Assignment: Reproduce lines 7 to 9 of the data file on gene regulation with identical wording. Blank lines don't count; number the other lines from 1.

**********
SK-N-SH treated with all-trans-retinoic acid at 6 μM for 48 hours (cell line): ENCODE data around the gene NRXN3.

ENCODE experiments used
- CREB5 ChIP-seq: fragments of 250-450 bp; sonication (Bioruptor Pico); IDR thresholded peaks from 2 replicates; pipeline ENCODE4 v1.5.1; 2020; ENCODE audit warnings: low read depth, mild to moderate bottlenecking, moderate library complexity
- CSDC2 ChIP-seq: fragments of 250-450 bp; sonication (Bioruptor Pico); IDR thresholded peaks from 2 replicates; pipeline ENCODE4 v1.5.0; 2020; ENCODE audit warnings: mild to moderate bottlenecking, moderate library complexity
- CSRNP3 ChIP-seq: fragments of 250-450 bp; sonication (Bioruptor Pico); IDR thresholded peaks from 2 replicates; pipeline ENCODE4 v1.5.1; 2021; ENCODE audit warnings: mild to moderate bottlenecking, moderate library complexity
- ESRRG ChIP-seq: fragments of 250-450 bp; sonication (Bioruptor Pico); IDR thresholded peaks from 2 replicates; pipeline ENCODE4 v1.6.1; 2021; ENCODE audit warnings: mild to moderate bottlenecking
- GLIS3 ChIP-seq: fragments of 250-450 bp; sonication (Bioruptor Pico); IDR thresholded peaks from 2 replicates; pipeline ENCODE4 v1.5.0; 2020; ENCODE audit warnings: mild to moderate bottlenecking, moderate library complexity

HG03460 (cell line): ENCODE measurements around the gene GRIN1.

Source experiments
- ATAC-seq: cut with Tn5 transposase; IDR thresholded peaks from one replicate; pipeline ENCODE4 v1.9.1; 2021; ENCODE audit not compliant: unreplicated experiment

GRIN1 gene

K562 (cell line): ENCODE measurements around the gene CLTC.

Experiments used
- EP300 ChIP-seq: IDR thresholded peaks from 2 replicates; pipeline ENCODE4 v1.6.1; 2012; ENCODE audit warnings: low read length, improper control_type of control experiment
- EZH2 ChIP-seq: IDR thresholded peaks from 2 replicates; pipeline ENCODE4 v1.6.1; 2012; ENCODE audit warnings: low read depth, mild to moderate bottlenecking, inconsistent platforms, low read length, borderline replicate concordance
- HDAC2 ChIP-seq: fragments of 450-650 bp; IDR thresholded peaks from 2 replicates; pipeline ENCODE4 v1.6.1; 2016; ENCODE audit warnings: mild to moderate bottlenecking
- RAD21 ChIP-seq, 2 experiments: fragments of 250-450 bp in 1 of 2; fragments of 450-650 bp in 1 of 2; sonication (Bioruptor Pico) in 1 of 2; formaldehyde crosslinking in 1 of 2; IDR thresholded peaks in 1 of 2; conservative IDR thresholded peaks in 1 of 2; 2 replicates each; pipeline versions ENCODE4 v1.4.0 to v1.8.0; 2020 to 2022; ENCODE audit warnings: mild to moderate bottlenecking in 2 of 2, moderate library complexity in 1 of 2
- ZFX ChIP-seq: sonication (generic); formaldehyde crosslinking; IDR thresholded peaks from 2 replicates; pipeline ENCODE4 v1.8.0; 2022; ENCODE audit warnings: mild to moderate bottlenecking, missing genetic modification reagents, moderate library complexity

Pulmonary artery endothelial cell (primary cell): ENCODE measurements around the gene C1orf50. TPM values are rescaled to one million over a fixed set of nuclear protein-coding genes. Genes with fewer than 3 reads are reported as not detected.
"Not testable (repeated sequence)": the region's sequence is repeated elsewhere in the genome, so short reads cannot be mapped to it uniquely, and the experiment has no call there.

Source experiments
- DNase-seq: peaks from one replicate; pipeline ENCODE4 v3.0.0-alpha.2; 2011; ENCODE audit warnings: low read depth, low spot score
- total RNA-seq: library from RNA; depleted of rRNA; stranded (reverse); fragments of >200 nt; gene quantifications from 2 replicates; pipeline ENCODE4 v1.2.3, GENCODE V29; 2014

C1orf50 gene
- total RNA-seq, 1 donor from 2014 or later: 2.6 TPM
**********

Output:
- GLIS3 ChIP-seq: fragments of 250-450 bp; sonication (Bioruptor Pico); IDR thresholded peaks from 2 replicates; pipeline ENCODE4 v1.5.0; 2020; ENCODE audit warnings: mild to moderate bottlenecking, moderate library complexity

HG03460 (cell line): ENCODE measurements around the gene GRIN1.

Source experiments